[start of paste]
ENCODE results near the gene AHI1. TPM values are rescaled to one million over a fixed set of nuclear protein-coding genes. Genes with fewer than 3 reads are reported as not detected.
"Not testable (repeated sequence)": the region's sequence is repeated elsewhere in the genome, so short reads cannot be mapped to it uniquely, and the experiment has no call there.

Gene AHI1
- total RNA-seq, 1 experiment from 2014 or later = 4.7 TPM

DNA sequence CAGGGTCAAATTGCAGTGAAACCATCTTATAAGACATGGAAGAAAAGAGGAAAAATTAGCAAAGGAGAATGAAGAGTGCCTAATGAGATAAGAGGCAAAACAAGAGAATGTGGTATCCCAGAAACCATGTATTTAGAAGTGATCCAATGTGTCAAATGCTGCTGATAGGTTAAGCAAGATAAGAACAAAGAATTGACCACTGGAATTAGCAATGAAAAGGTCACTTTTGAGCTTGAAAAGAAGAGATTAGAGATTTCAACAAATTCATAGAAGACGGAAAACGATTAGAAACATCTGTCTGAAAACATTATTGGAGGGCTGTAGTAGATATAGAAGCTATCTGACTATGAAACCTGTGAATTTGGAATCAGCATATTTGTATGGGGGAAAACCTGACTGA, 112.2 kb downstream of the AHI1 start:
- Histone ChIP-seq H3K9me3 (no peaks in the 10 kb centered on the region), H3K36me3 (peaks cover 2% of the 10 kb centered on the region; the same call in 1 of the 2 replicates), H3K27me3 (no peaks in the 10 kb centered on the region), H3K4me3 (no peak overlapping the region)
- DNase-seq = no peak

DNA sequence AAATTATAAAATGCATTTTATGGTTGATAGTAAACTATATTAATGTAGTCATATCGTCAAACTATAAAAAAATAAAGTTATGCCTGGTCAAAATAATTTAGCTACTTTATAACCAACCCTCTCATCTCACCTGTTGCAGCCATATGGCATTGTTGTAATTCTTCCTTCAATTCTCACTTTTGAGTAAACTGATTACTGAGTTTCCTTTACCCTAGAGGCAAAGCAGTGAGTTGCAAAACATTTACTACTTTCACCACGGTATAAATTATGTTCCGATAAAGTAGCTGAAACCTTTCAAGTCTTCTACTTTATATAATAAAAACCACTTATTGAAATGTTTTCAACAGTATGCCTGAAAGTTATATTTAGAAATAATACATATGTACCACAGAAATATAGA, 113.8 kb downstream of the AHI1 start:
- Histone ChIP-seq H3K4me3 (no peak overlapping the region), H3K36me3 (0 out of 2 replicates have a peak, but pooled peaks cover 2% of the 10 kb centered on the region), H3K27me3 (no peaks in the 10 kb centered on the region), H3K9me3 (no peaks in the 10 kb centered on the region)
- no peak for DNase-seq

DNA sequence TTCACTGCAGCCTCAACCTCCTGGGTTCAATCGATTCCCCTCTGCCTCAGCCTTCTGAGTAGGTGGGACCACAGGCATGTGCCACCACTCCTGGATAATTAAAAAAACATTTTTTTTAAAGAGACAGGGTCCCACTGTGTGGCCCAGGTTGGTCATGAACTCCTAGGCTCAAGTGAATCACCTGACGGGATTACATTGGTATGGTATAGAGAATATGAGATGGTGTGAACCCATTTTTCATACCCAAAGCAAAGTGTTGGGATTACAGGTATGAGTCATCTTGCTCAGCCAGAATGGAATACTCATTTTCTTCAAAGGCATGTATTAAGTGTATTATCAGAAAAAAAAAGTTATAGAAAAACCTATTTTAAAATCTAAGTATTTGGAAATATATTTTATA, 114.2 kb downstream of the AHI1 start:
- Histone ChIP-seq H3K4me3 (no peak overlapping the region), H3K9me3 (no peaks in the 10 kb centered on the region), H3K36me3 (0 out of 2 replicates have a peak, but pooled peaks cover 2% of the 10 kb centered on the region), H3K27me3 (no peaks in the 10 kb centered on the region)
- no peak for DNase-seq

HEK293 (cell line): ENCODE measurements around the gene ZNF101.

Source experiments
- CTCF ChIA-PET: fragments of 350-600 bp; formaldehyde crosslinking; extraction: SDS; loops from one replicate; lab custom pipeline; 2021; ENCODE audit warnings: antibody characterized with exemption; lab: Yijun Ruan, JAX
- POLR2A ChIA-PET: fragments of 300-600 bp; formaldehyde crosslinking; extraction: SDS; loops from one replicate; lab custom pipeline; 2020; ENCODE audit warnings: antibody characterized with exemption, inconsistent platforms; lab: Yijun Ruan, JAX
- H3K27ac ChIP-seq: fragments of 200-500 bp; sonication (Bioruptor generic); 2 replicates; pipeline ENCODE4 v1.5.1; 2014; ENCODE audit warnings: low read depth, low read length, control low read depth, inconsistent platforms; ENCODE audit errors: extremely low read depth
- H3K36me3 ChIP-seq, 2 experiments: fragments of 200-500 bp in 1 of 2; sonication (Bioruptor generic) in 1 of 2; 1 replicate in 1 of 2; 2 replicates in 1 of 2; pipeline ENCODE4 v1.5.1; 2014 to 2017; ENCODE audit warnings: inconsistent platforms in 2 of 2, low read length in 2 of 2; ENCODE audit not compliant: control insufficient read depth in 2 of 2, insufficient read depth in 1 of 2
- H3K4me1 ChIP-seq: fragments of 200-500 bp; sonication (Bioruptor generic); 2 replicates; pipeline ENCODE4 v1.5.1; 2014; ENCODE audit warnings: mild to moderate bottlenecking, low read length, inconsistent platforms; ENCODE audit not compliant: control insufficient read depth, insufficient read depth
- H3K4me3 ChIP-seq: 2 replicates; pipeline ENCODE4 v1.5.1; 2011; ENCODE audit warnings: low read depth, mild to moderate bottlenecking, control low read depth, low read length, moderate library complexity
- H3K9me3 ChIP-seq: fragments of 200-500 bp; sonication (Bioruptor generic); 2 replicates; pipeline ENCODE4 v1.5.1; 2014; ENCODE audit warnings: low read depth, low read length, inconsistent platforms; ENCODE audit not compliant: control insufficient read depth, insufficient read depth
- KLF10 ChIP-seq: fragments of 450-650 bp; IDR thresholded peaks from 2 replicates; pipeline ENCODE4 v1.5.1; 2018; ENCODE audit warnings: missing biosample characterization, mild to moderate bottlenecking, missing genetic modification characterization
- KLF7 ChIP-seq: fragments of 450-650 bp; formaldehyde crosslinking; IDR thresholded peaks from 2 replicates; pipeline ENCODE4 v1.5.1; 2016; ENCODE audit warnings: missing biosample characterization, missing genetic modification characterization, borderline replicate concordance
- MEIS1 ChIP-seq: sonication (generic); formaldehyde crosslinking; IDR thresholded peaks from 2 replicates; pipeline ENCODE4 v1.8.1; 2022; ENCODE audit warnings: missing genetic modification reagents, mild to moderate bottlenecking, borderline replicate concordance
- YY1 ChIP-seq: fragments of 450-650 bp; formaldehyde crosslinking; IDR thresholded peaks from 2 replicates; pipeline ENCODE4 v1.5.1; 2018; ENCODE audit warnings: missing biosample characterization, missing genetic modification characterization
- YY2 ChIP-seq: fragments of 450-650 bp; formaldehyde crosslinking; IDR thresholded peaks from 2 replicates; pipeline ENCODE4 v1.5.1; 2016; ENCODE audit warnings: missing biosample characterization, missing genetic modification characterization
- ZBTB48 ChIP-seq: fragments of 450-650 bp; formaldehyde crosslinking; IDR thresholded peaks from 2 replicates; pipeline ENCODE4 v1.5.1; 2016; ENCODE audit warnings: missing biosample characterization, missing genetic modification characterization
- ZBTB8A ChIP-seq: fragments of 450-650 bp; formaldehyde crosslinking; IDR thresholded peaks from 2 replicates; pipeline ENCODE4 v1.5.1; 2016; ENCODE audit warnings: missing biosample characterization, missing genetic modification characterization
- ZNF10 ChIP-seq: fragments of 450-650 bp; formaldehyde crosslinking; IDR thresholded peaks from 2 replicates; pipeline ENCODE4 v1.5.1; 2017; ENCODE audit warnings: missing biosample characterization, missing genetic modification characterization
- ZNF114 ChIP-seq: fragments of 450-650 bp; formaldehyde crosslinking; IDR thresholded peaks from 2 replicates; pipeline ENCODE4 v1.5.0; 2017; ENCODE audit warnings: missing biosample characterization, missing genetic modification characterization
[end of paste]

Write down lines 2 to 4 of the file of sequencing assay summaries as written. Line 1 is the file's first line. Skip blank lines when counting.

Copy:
"Not testable (repeated sequence)": the region's sequence is repeated elsewhere in the genome, so short reads cannot be mapped to it uniquely, and the experiment has no call there.

Gene AHI1
- total RNA-seq, 1 experiment from 2014 or later = 4.7 TPM